Yeah, well, we love earned media. And for those that are not aware, I know some of your listening and viewing audiences are owners of perhaps very small businesses up to medium-sized businesses and terms like earned media may be unfamiliar to them. So to help unpack that a little bit, earned media is media and awareness that you get stories that are placed in appear that are not paid opportunities; so it's not advertising. This is engaging with media, reaching out with a story lead to journalists that you hopefully know with a leader and interesting story and an angle or a hook that interests them and building on that to build a relationship. Earned media really is rightfully viewed as one tool to help get your organization's story and your narrative out. It certainly is not the only one, but in our view and in our experience, it's one of the most effective tools because it tends to build a relationship both with journalists and with audiences over time. And let me, if I can Eric, just a second about why it's important if you're approaching from our media strategy to build connections with journalists and media in your sector. It's critically important whether it's you doing this yourself or with a partner, like SOLID to identify on media partners, specific journalists, writers could be producers, broadcast journalist who know your field, know your sector, and you would be interested in what it is you're offering out into the world as a product or a service. And you really want to have all, you can think about them sort of as being on your top 10 call lists, not numbers, people that you know, and you've built a relationship with before you approached them with a story angle so that they know who you are. There's credibility built in and they're going to be more inclined to listen to what you have to say. Oh, when you're giving them a story pitch. And, you know, in that way, I think thinking about earned media over a longterm, as a strategy, instead of sort of a one-time tactic or a, whether it's a crisis response or, you know, an, Oh my gosh, we've got to do something with media moment. You really want to build those relationships early, to establish the best chance to get our media as a successful tactic within your overall outreach and communication strategy.

Eric Dickmann:

One of the things that I think is interesting about what you're mentioning here is really this whole idea of building relationships. Because I see with so many companies that a typical PR strategy go something like this, you know, we've got a new product announcement maybe we have a new release of a software product or were we have a new partnership or whatever it may be. We're going to spend $100, go to PR Newswire, issue a press release about that, which is really only three, four, five paragraphs long, right? They're taken to be pretty short. And then we're going to sit back and wait for the journalist to start calling us up and writing about this great new thing that we've just announced to the world. Why is that so ineffective?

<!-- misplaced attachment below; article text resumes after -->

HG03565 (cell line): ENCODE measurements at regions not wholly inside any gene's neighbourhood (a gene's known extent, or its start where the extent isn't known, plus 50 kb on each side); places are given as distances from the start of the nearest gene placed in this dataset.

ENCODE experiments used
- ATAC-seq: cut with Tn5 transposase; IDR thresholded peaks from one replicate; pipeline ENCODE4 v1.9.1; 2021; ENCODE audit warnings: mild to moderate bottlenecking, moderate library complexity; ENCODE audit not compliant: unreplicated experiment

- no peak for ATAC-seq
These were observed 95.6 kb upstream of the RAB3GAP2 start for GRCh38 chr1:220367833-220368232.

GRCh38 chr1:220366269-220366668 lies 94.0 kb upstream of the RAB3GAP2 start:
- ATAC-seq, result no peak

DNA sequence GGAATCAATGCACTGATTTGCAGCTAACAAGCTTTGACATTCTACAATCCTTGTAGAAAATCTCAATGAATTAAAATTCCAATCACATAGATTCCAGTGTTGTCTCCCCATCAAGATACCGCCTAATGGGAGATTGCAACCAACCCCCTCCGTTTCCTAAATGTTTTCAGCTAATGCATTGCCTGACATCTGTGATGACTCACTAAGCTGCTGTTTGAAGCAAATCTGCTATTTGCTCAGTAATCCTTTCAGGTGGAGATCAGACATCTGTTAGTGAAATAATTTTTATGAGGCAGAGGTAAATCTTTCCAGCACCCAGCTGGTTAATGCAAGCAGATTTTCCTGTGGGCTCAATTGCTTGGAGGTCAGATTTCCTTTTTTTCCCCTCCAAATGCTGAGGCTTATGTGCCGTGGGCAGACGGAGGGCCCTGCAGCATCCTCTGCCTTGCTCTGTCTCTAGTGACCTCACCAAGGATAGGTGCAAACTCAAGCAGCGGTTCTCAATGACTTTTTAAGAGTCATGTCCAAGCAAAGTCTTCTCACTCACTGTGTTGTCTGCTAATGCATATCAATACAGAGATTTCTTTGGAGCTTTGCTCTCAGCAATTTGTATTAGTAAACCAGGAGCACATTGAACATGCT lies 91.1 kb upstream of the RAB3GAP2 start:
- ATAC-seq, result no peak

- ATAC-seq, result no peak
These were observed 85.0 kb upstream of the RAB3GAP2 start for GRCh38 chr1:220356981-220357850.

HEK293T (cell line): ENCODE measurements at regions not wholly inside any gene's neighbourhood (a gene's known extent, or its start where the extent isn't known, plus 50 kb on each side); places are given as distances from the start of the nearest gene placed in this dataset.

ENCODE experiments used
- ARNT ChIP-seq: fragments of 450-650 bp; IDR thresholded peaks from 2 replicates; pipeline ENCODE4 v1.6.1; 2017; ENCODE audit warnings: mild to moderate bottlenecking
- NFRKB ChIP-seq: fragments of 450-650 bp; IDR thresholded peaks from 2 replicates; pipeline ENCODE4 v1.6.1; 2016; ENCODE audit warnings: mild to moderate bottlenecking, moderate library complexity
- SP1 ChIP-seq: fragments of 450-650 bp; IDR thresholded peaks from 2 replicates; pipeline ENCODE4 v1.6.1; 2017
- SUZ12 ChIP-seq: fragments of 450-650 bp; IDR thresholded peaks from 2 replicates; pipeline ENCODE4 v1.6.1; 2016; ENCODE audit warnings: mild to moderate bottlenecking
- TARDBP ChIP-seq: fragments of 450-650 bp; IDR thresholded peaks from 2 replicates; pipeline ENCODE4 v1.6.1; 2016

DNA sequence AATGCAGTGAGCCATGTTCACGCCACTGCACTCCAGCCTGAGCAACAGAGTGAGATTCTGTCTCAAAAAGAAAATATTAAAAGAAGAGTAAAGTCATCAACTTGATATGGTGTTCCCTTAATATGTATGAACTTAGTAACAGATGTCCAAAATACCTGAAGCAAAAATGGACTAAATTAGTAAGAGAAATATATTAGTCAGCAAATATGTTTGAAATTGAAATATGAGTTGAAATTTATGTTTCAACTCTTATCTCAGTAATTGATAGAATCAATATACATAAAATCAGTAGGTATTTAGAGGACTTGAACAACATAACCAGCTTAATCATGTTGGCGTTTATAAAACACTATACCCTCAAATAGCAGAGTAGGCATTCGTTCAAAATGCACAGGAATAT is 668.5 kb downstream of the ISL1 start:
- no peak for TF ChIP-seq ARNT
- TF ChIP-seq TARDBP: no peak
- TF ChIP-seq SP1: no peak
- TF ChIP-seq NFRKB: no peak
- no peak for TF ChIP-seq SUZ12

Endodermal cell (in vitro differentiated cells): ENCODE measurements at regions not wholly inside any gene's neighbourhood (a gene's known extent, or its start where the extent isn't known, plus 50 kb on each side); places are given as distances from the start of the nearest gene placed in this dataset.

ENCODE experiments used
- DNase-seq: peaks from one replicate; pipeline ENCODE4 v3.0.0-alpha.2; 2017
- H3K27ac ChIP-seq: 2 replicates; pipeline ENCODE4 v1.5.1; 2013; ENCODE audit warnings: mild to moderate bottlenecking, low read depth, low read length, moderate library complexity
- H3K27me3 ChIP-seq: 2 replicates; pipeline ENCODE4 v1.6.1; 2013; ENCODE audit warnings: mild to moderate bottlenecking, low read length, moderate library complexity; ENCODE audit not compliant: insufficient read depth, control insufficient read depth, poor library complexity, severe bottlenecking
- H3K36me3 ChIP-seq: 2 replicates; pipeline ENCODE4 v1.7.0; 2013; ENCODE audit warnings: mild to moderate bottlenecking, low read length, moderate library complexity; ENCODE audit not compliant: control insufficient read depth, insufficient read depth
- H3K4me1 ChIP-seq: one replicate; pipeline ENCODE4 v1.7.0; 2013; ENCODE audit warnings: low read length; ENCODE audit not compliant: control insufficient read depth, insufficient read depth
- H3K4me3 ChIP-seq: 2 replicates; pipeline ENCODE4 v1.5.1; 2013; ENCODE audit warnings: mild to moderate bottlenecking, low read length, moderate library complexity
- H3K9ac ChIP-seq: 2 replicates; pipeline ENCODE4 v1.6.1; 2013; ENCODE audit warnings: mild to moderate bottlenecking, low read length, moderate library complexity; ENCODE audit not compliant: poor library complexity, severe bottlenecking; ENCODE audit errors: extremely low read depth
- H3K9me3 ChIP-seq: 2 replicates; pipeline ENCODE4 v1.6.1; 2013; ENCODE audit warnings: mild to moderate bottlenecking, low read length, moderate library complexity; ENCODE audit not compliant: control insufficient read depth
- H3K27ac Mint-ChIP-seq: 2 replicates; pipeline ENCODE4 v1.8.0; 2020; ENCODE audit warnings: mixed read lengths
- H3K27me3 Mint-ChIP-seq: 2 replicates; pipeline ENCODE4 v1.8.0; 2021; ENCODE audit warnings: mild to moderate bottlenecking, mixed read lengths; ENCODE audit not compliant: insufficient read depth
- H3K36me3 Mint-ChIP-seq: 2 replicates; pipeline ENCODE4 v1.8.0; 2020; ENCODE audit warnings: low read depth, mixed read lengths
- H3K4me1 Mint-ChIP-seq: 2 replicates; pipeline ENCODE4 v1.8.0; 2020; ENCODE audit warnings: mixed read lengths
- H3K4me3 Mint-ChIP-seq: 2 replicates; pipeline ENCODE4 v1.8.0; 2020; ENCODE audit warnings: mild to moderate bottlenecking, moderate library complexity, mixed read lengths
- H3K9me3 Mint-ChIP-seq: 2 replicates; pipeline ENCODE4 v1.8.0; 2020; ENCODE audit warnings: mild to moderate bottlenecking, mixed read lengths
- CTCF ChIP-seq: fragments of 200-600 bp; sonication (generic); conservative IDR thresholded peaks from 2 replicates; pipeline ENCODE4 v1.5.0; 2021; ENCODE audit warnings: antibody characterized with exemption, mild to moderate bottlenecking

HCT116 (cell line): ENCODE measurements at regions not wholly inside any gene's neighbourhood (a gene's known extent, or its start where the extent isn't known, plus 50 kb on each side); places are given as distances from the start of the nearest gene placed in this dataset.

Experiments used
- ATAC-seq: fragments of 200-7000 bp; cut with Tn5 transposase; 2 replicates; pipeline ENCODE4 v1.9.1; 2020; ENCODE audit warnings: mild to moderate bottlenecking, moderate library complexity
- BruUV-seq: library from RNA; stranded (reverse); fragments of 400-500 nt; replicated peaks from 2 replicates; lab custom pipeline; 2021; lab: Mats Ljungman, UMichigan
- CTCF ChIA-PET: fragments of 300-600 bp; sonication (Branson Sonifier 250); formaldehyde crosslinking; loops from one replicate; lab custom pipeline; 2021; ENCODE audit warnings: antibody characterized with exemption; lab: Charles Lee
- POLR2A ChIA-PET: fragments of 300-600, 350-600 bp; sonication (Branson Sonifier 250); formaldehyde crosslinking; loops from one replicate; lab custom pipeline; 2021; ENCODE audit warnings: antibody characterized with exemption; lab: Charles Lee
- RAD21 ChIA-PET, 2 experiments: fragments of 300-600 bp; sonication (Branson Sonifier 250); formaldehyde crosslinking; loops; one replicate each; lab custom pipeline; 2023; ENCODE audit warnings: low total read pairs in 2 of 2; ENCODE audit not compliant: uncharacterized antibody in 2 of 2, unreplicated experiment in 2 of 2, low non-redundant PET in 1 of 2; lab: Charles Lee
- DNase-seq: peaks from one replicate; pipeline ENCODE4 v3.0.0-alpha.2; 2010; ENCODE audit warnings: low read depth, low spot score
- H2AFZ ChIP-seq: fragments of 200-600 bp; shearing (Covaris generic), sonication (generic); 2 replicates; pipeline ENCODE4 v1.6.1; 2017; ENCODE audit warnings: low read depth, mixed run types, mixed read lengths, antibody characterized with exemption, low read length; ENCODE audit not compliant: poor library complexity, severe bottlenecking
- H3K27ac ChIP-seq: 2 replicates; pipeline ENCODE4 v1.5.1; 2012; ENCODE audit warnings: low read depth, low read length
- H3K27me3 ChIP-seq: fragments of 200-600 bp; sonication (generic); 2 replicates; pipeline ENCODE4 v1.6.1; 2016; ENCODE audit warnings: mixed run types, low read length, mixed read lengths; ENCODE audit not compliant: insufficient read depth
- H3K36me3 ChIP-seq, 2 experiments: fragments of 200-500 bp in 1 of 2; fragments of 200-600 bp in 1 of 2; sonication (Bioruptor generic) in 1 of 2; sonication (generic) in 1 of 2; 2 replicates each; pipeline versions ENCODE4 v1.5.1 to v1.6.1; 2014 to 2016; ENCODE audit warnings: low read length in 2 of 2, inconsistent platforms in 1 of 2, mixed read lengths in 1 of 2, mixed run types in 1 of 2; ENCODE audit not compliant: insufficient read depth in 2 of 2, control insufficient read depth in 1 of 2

Tracy Russ:

And you've you really described well, a strategy that is almost certain to fail. And you know, that's due to a number of factors. One of them being that journalists are inundated with story pitches and press releases and outreach all the time. They're very good at discerning which ones, you know, might be of genuine interest to their readers, to their audiences and which ones may not be because you know, they may not either have the credibility or the background there. So, this is why it's important to build those relationships before you begin sending pitches out so that you're keeping your journalists. Your friends. And these relationships strong and viable. And the example you just listed as a product launch. What really would have happened where the magic happens is that engaging those journalists along the way of that product development. And what's the user experience. What's the brand experience that you're trying to bring to bear. Is there something particular about the technology within the product that would interest to journalists? Is there a key, you know, to star member of the team, that's pulling it together. That could be of interest to someone. And particular publications, but you really want to have a conversation with journalists. That's tailored to them and with them. No, your journalist just as well, if not better, honestly, than, you know, some of your customers. Because if you know your journalists, you know what their background is, you've read stories that they published before. You know, the outlets in the media venues that they are writing, producing for. You're gonna be able to get a much better idea of like, this is something, this story that I have in my head. Might be relevant to them. I want to reach out to them and tell them why that is. And it is not, it certainly is not just a onetime press release that arrives in someone's email box and through some magic of osmosis around enthusiasm that journalists reaches back out to you and says, I can't wait to do a major story about you and your product that will almost never, ever happen. I'm not going to say it never ever happens. But you know, what you're batting for here is a great percentage of of success here. Not just a one-off one wonder.

Eric Dickmann: